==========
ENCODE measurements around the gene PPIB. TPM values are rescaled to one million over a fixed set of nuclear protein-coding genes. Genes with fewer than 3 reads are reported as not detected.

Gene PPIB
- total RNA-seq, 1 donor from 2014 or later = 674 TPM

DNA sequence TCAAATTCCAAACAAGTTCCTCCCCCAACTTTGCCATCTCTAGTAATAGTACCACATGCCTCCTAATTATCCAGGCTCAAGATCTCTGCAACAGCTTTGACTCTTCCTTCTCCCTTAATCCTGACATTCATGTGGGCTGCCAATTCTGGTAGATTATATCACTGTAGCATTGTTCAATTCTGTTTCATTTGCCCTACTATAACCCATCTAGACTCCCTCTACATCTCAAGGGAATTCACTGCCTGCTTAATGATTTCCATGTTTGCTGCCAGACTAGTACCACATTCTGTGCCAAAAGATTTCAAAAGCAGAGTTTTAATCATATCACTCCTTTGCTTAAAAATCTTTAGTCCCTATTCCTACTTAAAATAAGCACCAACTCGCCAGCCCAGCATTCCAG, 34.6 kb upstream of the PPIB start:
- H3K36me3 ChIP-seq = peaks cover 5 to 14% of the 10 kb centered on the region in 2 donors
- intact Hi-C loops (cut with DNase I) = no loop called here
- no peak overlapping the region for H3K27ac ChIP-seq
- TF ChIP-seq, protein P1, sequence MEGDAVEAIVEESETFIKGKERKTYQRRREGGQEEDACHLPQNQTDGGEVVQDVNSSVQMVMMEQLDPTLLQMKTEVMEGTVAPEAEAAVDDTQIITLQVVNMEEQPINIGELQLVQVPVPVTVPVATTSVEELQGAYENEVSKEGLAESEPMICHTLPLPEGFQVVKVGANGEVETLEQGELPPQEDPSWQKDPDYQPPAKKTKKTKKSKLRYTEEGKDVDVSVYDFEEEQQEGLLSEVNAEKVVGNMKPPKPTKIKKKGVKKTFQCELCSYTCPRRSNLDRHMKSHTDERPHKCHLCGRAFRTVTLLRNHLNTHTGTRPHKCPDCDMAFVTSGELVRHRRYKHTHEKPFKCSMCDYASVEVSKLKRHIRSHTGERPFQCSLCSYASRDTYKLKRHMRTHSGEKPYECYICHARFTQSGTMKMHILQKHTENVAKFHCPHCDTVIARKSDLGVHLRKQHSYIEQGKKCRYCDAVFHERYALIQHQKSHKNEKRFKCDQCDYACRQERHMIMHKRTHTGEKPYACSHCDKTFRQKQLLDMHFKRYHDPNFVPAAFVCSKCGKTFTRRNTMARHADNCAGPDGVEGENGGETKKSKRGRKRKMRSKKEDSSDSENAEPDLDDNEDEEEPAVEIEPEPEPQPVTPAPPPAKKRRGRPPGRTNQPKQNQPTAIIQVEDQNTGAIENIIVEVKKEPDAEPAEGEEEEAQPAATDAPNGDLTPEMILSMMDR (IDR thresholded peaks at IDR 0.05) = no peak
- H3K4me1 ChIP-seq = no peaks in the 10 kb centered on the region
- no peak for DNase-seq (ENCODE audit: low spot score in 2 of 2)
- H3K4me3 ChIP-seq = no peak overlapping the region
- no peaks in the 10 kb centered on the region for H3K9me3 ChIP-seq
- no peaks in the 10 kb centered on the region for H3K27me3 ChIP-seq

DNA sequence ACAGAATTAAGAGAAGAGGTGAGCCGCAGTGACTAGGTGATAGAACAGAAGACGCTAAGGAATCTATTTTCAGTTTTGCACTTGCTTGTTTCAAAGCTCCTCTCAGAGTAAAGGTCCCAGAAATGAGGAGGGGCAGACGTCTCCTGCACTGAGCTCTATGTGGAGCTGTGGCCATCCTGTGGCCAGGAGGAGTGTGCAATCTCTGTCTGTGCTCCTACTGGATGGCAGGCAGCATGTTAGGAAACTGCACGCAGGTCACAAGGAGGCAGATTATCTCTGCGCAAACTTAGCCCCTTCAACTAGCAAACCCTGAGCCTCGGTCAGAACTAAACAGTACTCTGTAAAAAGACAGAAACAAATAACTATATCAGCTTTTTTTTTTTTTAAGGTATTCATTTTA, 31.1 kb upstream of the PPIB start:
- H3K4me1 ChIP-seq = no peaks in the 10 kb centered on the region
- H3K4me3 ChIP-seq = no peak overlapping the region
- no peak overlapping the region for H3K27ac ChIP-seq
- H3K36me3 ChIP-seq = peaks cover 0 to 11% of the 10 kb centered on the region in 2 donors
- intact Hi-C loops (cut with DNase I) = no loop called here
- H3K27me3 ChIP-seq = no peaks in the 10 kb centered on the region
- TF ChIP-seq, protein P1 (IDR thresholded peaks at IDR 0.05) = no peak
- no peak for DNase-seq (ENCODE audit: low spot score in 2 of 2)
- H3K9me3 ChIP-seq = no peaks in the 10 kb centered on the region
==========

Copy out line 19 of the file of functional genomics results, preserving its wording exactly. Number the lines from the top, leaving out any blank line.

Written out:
- intact Hi-C loops (cut with DNase I) = no loop called here